Judgment proof means your income is a type or amount that is exempt from debt collection and you have no assets that a company has the right to take under New York State law. If you are judgment proof, this means that even if a company sues you and a court enters a judgment against you, the company cannot take any of your income or assets to pay the judgment.
New York State’s Exempt Income Protection Act or EIPA protects some types and amounts of money when a company sues you for a consumer debt like a bank debt, credit card debt, rent arrears, medical debt, or auto loan. When the only income you get is government benefits, child or spousal support, or retirement money, all that income is protected, or “exempt” under the New York EIPA law.
If all your income is exempt and you do not have any assets like a bank account over $3,000 or $3,600, or a house that you own, you’re considered “judgment proof.” This means that even if a judge decides that you owe money to a company and gives that company a judgment against you, the company isn’t allowed to take any money from you unless you agree to give it to them.
If you’re judgment proof because you only get exempt income, we generally do not recommend you agree to a settlement, payment plan, or other agreement with a debt collector or their attorney to give them this money that is protected by the New York EIPA law. The law protects these sources of income from debt collection because it is important you have enough money to pay for basic necessities like food and shelter.
Judgment proof does not mean a company cannot sue you to try to collect a debt. A more accurate term than “judgment proof” would be “collection proof,” because even if your income is exempt from debt collection, a company can still file a lawsuit to collect the debt and a court can still enter a judgment against you, but the company may not enforce the judgment against you by taking your exempt income.
Here are some things you can do:
Be careful: A company or their attorney can and may try to get you to voluntarily agree to enter an agreement (also known as a “stipulation of settlement”, “payment plan” or “settlement agreement”) to pay an alleged debt. If all your income is judgment-proof, you do not have to make or agree to a settlement, payment plan, or other types of agreement because all your income is supposed to be protected by law.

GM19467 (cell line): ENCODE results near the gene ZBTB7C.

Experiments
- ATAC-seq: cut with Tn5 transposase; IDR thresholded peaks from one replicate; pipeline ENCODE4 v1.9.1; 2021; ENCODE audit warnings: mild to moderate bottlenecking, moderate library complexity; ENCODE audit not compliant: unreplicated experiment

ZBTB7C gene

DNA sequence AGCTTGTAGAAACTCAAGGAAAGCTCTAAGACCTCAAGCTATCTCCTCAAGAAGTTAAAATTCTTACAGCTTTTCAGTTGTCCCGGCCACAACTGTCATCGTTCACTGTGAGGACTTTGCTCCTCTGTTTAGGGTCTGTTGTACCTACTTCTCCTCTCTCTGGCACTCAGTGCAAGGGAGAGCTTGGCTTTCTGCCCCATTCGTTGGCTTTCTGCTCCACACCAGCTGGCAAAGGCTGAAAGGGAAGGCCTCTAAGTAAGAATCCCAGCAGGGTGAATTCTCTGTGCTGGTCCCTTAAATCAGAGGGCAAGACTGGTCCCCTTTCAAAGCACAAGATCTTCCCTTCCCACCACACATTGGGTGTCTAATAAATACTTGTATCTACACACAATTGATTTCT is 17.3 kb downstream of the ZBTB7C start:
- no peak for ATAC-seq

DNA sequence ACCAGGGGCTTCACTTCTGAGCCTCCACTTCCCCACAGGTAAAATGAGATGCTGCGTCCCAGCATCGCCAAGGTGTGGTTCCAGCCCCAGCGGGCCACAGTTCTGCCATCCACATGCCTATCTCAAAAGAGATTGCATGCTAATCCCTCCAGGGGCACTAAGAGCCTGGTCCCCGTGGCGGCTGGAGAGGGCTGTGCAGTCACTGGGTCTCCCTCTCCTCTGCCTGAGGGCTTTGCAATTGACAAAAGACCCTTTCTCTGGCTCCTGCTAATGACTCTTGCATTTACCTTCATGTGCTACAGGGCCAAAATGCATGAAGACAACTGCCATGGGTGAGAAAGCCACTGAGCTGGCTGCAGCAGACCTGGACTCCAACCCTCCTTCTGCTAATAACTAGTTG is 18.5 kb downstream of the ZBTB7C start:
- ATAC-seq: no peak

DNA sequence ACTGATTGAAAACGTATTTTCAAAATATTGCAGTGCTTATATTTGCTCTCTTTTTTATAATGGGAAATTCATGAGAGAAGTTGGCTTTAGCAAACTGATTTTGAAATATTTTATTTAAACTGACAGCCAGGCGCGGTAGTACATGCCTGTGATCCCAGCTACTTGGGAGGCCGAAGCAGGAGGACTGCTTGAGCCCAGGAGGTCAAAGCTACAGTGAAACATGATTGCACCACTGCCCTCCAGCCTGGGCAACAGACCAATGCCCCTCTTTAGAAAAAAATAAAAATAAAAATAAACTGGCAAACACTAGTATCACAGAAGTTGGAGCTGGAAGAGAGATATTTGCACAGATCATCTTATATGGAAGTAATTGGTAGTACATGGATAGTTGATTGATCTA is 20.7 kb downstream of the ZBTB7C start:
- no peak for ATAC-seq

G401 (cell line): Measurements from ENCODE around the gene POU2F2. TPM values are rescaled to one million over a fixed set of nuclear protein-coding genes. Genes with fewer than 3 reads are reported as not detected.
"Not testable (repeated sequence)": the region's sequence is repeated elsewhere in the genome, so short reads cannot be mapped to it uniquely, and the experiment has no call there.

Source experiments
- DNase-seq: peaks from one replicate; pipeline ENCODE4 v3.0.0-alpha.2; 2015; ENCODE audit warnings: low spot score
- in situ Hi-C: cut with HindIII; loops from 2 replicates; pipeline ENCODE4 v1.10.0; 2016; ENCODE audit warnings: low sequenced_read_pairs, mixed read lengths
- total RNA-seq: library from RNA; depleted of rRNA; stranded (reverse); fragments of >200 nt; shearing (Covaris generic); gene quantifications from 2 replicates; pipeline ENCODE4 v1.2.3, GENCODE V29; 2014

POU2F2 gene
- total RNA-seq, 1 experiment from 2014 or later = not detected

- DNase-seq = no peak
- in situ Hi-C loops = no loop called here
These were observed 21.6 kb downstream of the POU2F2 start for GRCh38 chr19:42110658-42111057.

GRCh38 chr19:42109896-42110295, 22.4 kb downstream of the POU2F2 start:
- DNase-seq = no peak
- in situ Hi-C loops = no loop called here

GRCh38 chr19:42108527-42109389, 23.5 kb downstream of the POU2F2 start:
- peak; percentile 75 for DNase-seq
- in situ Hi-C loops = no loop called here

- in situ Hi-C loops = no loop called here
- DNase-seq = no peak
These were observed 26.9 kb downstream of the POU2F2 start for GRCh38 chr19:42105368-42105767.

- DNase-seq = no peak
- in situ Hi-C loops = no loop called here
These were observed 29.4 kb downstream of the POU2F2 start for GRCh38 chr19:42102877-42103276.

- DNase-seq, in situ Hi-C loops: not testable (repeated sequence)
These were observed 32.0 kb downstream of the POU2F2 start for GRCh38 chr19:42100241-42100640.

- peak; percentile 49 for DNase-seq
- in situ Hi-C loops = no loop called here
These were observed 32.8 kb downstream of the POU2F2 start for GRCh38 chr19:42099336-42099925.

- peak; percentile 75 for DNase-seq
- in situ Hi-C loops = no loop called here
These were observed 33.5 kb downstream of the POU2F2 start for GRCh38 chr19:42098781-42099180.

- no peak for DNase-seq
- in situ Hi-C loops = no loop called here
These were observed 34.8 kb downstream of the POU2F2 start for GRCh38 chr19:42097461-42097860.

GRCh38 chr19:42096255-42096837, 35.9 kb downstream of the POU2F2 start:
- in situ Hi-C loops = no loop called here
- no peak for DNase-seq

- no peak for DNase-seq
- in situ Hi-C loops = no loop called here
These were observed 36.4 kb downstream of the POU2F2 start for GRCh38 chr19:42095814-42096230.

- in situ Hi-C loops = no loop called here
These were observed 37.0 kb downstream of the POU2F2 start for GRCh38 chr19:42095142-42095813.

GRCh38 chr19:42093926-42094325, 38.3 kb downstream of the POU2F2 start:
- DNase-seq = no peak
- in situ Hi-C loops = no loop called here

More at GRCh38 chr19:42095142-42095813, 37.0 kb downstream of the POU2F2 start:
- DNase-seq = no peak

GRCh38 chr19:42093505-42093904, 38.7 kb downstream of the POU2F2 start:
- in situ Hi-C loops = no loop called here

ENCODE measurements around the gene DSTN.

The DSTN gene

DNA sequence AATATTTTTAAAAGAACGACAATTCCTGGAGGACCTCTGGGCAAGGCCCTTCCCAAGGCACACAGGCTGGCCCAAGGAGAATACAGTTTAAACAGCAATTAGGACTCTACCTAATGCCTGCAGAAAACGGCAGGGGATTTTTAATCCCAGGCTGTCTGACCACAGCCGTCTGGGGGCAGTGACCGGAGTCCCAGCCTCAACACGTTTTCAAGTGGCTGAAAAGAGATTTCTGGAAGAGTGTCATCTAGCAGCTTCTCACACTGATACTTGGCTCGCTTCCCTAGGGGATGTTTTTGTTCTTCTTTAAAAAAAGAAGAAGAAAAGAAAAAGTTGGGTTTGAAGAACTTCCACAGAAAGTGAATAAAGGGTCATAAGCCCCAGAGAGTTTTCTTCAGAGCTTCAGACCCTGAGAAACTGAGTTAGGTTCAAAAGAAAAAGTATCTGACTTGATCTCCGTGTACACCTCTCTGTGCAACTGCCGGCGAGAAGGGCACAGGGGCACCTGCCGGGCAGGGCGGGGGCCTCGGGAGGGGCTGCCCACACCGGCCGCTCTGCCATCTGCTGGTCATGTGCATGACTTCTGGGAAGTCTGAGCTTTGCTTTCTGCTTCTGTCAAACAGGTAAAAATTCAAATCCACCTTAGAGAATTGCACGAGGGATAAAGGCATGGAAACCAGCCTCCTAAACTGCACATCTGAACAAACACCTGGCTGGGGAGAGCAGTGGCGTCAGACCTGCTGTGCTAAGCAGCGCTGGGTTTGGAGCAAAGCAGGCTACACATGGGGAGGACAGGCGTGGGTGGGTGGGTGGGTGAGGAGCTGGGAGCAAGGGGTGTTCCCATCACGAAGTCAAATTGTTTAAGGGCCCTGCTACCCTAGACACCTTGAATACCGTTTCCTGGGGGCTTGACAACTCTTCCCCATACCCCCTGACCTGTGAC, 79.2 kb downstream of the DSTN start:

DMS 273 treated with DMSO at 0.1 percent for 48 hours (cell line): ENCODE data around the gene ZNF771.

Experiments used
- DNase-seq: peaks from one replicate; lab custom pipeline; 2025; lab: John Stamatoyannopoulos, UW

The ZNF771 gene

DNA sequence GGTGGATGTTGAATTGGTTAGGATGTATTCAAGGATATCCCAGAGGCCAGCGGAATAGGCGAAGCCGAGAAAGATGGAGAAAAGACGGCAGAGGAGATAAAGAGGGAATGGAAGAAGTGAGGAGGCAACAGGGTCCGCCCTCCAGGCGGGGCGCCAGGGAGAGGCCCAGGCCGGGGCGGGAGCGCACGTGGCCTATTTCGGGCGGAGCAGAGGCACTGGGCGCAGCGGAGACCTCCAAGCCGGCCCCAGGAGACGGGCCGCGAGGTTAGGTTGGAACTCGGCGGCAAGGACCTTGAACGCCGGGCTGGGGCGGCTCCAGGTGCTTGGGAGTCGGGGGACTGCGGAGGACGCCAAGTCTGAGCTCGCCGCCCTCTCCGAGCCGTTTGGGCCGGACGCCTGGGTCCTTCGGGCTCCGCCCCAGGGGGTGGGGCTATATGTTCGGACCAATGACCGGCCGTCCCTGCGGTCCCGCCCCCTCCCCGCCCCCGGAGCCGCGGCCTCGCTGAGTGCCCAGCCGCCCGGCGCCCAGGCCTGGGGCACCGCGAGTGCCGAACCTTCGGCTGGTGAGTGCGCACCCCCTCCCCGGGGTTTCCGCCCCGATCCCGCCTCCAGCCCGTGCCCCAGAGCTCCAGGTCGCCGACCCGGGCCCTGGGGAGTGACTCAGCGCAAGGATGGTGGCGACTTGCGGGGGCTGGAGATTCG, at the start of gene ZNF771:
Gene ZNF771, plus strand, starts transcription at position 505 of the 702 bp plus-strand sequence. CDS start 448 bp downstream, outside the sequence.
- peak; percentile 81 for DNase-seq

If a company sues you about a consumer debt, like a bank debt, credit card debt, rent arrears, medical debt, or auto loan, and you lose the case, the company gets a judgment. The judgment means the court decided you owe a certain amount of money. It gets bigger over time with interest and fees. The judgment gives the company the right to take certain types and amounts of money, with some exceptions.
These rules apply to consumer credit cases, which include:
Different rules apply if your debts are:
Under the NYS EIPA law, companies with judgments in a consumer credit case do not have the right to take everything you own. Certain types and amounts of income and property are protected or exempt from debt collection under the law and cannot be taken away without your permission no matter how much they claim you owe.
Under state and federal law, certain types and amounts of income are considered exempt (meaning they cannot be taken from you to pay a judgment).
The following types of income are exempt from debt collection:
Certain amounts of earned income are also exempt, including:
Certain amounts of income in your bank account are exempt.
If your bank account contains:
Yes, judgment-proof status can change if your income source(s) and/or amount changes.
The information in this document has been prepared by The Legal Aid Society for informational purposes only and is not legal advice. This information is not intended to create, and receipt of it does not constitute, an attorney-client relationship. You should not act upon any information without retaining professional legal counsel.
Last Updated: 5 April 2022
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